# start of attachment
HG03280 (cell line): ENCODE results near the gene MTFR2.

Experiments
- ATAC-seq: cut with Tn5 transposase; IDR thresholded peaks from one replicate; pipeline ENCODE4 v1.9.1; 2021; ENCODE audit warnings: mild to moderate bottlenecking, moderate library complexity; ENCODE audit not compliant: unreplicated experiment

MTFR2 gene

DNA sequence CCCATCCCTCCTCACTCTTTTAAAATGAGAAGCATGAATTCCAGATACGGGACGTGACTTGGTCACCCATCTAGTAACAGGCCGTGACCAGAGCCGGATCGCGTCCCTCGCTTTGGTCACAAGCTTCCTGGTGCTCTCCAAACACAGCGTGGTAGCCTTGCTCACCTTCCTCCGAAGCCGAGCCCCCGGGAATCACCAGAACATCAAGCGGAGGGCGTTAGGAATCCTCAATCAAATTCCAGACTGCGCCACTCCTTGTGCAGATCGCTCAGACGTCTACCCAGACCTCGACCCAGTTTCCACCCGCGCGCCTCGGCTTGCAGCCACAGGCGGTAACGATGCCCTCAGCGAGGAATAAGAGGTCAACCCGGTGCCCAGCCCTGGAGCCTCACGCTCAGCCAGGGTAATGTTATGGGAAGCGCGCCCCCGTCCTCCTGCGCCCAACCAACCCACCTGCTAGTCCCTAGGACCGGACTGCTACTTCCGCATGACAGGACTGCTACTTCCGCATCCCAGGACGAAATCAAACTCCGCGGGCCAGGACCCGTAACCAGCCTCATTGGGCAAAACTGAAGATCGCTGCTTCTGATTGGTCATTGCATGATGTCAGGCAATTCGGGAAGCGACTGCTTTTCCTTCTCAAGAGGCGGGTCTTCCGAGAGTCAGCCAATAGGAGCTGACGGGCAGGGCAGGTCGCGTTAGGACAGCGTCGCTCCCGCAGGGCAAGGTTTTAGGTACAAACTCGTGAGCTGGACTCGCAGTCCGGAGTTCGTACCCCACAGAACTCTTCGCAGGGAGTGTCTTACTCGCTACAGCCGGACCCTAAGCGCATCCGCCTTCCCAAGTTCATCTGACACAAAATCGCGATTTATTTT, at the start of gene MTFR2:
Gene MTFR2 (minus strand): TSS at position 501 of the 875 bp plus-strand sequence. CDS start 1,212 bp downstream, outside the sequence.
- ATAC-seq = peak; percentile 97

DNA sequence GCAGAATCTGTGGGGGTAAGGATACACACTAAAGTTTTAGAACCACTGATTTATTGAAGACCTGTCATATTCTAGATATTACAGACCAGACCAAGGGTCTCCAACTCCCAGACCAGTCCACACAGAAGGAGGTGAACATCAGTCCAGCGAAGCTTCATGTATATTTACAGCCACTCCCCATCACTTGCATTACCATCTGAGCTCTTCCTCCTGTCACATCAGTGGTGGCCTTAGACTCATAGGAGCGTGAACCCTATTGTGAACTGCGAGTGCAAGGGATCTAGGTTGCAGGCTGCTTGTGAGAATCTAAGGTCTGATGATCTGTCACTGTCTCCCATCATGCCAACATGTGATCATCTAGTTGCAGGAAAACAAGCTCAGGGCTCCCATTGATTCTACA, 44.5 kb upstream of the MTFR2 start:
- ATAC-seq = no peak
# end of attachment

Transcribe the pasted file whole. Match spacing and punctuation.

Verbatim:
HG03280 (cell line): ENCODE results near the gene MTFR2.

Experiments
- ATAC-seq: cut with Tn5 transposase; IDR thresholded peaks from one replicate; pipeline ENCODE4 v1.9.1; 2021; ENCODE audit warnings: mild to moderate bottlenecking, moderate library complexity; ENCODE audit not compliant: unreplicated experiment

MTFR2 gene

DNA sequence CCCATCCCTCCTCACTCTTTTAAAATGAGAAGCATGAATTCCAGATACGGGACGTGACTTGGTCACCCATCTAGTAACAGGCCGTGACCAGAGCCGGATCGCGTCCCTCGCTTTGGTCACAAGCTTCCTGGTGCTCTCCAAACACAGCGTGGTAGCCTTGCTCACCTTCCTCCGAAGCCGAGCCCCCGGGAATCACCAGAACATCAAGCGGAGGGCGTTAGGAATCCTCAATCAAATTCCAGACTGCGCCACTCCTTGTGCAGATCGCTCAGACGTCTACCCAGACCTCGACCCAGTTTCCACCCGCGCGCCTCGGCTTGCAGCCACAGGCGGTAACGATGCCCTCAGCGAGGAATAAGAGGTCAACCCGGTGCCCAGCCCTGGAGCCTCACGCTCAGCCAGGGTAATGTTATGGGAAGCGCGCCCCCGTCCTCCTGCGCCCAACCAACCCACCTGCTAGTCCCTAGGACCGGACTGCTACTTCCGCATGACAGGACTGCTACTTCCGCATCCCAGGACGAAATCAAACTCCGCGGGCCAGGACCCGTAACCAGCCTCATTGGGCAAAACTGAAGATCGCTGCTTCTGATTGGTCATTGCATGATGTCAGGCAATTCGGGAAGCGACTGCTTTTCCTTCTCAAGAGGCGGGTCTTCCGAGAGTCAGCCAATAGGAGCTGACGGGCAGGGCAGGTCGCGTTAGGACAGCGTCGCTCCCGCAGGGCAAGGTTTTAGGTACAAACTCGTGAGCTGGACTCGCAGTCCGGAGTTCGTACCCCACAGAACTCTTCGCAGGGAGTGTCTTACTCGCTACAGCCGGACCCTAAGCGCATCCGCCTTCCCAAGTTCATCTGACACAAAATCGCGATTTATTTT, at the start of gene MTFR2:
Gene MTFR2 (minus strand): TSS at position 501 of the 875 bp plus-strand sequence. CDS start 1,212 bp downstream, outside the sequence.
- ATAC-seq = peak; percentile 97

DNA sequence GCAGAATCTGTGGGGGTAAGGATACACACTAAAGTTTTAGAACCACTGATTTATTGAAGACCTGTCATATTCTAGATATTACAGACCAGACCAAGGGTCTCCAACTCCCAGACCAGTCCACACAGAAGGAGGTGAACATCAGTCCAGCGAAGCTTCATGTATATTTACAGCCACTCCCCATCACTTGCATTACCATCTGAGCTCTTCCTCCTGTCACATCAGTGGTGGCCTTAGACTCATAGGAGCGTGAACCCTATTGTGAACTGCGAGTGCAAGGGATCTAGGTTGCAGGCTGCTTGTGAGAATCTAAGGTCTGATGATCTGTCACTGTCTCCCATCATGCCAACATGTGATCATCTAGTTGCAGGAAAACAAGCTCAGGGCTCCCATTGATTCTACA, 44.5 kb upstream of the MTFR2 start:
- ATAC-seq = no peak